DECNA is Zachary Benetatos, Mallika Boobna and Marie–Louise Maitre’s vision for the future of youth employment. These three young entrepreneurs from the Hult UG campus are the Paris Hult Prize regionals winners and their story goes far and beyond the Hult Prize competition. In this interview, they open up about their experience while proudly representing Hult, their challenges and setbacks, and the future of their business. In a session with truthful reveals and an exciting announcement, they’ve shared their story with us.
What is DECNA?
Zach: We are the first-ever on and offline recruitment network in India. We are disrupting the HR industry by not only giving them jobs online that they can apply for, but we are also creating and facilitating a special and unique environment where they are able to make that one–on–one connections, because in India is all about who you know. We want to be able to give those contacts that only a few people have and make it available to everyone.
Mallika: DECNA is a Hindi word which means ‘vision’. We have named our company DECNA because it is our vision to give the youth the job they have always wanted through our platform. How do we do this? We do this by running a series of industry-specific showcases, making them job-ready and connecting them with employers, giving these young individuals the platform to showcase their established skills and trades they want to show these companies.
How was the team formed and how have team dynamics played and evolved?
Z: I’d say when starting a business, it is not as easy as forming a team like in a class project. If its a class project you form a team based on who your friends are, but when you are running a business it’s much different and you are going to realize that it is much more difficult. We’ve faced many obstacles together as a team, but we learned a lot about each other, about ourselves. The journey was very hard. There would be times in which we would sit down and hug each other and times when we just didn’t want to speak to each other and see each other. It was really intense, and that is with every team, but you need to be wise about how you treat any team and if respect is there I believe you can combat a lot of those team dynamic issues.
Tell us about your journey, from idealization to the Castle.
Marie–Louise: DECNA started as a class project in Storytelling and Persuasion. It was there that we meet each other. We had to do a project in which we had to create a social enterprise. This business was DECNA. We presented in front of the class, we won, we participated in The Vertex…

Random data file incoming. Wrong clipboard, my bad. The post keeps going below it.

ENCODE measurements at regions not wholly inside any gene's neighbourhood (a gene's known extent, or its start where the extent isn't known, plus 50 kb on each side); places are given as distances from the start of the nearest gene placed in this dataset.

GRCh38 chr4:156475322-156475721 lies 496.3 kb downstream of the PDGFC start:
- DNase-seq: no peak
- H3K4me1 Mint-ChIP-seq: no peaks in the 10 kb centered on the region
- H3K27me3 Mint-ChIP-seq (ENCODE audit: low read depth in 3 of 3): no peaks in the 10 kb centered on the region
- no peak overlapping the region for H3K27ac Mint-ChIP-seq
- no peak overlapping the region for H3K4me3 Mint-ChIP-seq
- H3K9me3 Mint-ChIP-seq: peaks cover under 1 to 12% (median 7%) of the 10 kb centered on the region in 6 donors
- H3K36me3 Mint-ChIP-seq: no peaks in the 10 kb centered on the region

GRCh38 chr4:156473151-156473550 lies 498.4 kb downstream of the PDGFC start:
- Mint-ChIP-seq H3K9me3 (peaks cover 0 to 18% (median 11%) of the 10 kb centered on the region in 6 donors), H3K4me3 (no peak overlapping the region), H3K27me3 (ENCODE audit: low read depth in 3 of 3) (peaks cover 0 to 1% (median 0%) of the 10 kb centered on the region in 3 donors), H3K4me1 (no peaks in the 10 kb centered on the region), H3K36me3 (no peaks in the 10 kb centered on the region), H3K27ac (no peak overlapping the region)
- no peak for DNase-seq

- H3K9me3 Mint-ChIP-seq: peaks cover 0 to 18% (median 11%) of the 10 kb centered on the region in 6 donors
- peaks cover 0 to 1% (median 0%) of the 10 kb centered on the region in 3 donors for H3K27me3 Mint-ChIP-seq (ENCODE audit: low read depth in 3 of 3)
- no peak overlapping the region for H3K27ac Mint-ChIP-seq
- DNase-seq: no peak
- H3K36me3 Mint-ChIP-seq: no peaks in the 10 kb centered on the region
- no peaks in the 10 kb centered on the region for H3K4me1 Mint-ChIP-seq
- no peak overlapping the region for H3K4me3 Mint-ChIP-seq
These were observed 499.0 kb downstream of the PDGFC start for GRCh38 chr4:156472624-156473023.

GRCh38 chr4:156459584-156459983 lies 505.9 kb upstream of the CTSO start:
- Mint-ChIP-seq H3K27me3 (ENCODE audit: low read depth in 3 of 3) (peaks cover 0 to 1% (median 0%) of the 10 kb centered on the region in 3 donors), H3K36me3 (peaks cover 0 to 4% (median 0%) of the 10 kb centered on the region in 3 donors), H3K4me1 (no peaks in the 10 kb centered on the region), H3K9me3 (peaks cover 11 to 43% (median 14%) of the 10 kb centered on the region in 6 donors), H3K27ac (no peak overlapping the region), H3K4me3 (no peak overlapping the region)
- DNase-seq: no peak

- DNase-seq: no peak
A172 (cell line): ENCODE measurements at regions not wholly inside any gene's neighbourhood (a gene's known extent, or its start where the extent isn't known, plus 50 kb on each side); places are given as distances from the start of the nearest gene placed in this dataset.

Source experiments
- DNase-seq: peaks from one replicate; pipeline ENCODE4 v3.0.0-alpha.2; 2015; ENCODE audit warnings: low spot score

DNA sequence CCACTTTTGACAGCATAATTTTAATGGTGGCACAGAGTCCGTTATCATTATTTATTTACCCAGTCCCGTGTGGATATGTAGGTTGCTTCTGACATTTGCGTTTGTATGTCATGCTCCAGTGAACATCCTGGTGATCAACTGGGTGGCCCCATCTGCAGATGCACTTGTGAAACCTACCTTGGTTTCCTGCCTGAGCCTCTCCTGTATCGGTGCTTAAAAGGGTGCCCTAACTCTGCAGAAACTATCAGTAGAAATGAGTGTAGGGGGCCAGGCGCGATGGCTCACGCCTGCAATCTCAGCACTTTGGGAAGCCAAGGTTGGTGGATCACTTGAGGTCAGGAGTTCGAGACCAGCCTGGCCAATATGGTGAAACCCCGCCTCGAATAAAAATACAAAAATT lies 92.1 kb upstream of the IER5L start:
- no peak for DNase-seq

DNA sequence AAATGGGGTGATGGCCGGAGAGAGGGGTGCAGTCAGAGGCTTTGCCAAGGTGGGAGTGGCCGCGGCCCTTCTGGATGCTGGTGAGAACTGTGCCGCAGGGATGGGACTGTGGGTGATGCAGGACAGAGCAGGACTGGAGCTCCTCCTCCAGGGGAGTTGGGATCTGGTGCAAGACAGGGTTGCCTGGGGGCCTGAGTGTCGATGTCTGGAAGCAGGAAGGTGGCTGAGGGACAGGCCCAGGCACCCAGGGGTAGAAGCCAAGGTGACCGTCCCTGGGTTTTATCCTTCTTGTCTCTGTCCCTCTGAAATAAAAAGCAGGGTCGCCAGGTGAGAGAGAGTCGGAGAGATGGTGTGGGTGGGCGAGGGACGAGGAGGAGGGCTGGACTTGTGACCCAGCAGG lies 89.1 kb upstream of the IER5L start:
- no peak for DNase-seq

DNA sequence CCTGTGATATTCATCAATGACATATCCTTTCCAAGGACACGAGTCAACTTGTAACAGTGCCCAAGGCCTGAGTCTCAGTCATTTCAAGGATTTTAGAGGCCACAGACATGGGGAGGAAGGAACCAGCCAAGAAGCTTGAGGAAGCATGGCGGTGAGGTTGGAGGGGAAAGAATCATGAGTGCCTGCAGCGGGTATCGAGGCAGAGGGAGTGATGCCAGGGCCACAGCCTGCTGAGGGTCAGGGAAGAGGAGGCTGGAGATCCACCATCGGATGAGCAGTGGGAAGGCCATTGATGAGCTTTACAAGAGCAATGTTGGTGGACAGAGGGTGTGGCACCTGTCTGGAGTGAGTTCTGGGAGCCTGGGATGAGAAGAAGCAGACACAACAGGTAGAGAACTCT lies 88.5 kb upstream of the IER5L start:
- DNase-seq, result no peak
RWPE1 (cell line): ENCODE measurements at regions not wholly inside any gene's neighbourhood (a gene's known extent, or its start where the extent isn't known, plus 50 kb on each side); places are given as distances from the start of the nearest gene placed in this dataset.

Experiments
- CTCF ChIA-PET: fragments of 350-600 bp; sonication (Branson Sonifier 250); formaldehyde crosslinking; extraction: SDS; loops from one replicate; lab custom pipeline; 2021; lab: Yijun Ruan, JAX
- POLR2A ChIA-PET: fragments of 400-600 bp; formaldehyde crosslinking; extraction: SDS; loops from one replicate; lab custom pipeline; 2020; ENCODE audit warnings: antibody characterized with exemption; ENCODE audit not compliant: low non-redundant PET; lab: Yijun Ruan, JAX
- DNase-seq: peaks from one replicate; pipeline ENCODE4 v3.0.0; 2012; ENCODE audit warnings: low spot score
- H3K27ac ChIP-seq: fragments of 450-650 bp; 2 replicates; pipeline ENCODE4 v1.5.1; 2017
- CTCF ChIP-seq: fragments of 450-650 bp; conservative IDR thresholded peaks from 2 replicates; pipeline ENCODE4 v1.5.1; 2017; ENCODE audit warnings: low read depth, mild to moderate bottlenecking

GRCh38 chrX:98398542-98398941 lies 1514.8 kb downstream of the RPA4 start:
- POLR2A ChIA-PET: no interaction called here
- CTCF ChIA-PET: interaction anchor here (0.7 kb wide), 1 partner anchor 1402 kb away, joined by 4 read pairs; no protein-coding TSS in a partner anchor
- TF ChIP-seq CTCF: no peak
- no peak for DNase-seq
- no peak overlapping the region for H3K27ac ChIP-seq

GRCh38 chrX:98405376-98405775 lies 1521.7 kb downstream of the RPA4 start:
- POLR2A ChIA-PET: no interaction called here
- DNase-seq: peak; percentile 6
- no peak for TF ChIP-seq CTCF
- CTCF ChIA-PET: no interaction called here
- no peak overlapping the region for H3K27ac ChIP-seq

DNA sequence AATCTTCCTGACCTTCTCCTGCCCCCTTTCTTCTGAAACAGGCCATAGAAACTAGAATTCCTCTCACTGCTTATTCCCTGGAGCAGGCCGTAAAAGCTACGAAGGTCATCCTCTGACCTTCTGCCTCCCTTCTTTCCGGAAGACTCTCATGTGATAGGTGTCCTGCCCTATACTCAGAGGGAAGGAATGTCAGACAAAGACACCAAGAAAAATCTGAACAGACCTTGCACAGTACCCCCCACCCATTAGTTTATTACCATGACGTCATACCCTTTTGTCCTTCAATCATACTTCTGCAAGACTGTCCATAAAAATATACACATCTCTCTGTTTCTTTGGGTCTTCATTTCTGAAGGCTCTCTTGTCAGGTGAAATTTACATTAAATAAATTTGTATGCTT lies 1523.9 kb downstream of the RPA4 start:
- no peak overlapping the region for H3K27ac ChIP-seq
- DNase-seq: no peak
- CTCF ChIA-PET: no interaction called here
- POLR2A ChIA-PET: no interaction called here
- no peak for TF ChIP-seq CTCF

Z: It is important to recognize that DECNA has changed 15 times or more. Change is important. That’s what we learned because what we presented in class was different from what we presented in the Vertex, and that was different from what we presented in the regionals and the accelerator. We went from waste collection to fashion, you name it. There were teams in the accelerator who where pivoting in the third week of the program.
ML: Just find the right path and came back to the roots when it’s needed. In the end, we came back to the first idea, with some changes, but we remember who we are at our root. When we were at the Castle it was very competitive and when you are in an ambience like that you are naturally aware of everything you can do to improve and to see us before, in the beginning, reminded us of who we are and what we wanted to accomplish.
M: The one thing that worked very well for us is our passion for DECNA, although we never knew what DECNA is or what we wanted it to be properly, all we knew was that we have to change the world through DECNA.
Z: The vision remained the same. The business idea might have changed but the vision to focus on India, help the youth in India remained. India is the most competitive job market in the world, so with the Hult Prize challenge being creating youth employment we saw India as being the place to be..
ML: You need to have a strong ‘why’ and the ‘how’ and ‘what’ will change, but you need to have a strong ‘why’.
How was the experience at the accelerator? How was the program?